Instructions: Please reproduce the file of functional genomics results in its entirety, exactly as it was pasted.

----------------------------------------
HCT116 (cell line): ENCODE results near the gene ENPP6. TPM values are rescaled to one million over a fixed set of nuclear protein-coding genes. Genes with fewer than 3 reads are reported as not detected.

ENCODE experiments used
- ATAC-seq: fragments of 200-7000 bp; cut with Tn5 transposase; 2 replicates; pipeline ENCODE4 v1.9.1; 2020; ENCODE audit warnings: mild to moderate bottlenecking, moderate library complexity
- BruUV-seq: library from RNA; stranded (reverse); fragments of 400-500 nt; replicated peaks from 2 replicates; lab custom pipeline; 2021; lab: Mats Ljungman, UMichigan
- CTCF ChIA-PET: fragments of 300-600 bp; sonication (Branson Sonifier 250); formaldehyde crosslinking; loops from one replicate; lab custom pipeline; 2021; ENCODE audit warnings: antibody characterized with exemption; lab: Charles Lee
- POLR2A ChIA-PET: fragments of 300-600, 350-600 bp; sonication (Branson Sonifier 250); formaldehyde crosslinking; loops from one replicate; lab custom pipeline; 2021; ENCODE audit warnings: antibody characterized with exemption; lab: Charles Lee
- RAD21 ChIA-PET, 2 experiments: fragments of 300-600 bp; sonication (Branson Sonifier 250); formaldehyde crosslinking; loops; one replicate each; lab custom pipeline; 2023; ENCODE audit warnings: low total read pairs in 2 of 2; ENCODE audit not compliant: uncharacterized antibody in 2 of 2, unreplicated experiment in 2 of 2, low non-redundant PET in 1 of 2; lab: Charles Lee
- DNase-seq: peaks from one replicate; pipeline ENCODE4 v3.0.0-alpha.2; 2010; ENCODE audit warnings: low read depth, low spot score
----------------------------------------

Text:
HCT116 (cell line): ENCODE results near the gene ENPP6. TPM values are rescaled to one million over a fixed set of nuclear protein-coding genes. Genes with fewer than 3 reads are reported as not detected.

ENCODE experiments used
- ATAC-seq: fragments of 200-7000 bp; cut with Tn5 transposase; 2 replicates; pipeline ENCODE4 v1.9.1; 2020; ENCODE audit warnings: mild to moderate bottlenecking, moderate library complexity
- BruUV-seq: library from RNA; stranded (reverse); fragments of 400-500 nt; replicated peaks from 2 replicates; lab custom pipeline; 2021; lab: Mats Ljungman, UMichigan
- CTCF ChIA-PET: fragments of 300-600 bp; sonication (Branson Sonifier 250); formaldehyde crosslinking; loops from one replicate; lab custom pipeline; 2021; ENCODE audit warnings: antibody characterized with exemption; lab: Charles Lee
- POLR2A ChIA-PET: fragments of 300-600, 350-600 bp; sonication (Branson Sonifier 250); formaldehyde crosslinking; loops from one replicate; lab custom pipeline; 2021; ENCODE audit warnings: antibody characterized with exemption; lab: Charles Lee
- RAD21 ChIA-PET, 2 experiments: fragments of 300-600 bp; sonication (Branson Sonifier 250); formaldehyde crosslinking; loops; one replicate each; lab custom pipeline; 2023; ENCODE audit warnings: low total read pairs in 2 of 2; ENCODE audit not compliant: uncharacterized antibody in 2 of 2, unreplicated experiment in 2 of 2, low non-redundant PET in 1 of 2; lab: Charles Lee
- DNase-seq: peaks from one replicate; pipeline ENCODE4 v3.0.0-alpha.2; 2010; ENCODE audit warnings: low read depth, low spot score